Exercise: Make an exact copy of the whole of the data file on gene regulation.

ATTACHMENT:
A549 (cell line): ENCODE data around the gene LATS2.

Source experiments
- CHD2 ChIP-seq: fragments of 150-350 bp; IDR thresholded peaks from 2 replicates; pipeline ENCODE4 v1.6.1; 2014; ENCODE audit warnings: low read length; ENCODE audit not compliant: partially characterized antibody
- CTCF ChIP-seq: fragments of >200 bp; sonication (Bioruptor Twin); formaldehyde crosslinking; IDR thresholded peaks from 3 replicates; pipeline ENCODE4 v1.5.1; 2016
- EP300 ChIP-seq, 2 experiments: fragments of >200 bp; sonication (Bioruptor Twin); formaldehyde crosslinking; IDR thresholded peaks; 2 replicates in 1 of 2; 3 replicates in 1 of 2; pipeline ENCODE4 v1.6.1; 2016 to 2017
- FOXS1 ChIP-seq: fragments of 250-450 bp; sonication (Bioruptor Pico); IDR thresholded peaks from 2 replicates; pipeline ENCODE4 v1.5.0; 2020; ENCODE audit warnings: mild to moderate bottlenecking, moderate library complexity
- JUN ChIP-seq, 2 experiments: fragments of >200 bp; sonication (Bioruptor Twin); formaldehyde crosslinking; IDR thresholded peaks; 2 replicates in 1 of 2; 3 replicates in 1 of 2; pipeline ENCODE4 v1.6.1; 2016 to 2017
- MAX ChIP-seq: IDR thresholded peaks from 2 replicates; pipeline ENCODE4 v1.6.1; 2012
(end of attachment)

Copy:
A549 (cell line): ENCODE data around the gene LATS2.

Source experiments
- CHD2 ChIP-seq: fragments of 150-350 bp; IDR thresholded peaks from 2 replicates; pipeline ENCODE4 v1.6.1; 2014; ENCODE audit warnings: low read length; ENCODE audit not compliant: partially characterized antibody
- CTCF ChIP-seq: fragments of >200 bp; sonication (Bioruptor Twin); formaldehyde crosslinking; IDR thresholded peaks from 3 replicates; pipeline ENCODE4 v1.5.1; 2016
- EP300 ChIP-seq, 2 experiments: fragments of >200 bp; sonication (Bioruptor Twin); formaldehyde crosslinking; IDR thresholded peaks; 2 replicates in 1 of 2; 3 replicates in 1 of 2; pipeline ENCODE4 v1.6.1; 2016 to 2017
- FOXS1 ChIP-seq: fragments of 250-450 bp; sonication (Bioruptor Pico); IDR thresholded peaks from 2 replicates; pipeline ENCODE4 v1.5.0; 2020; ENCODE audit warnings: mild to moderate bottlenecking, moderate library complexity
- JUN ChIP-seq, 2 experiments: fragments of >200 bp; sonication (Bioruptor Twin); formaldehyde crosslinking; IDR thresholded peaks; 2 replicates in 1 of 2; 3 replicates in 1 of 2; pipeline ENCODE4 v1.6.1; 2016 to 2017
- MAX ChIP-seq: IDR thresholded peaks from 2 replicates; pipeline ENCODE4 v1.6.1; 2012